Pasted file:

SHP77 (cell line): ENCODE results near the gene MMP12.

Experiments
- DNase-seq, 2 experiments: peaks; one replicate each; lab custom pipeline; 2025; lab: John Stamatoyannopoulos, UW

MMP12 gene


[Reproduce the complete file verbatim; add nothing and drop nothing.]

SHP77 (cell line): ENCODE results near the gene MMP12.

Experiments
- DNase-seq, 2 experiments: peaks; one replicate each; lab custom pipeline; 2025; lab: John Stamatoyannopoulos, UW

MMP12 gene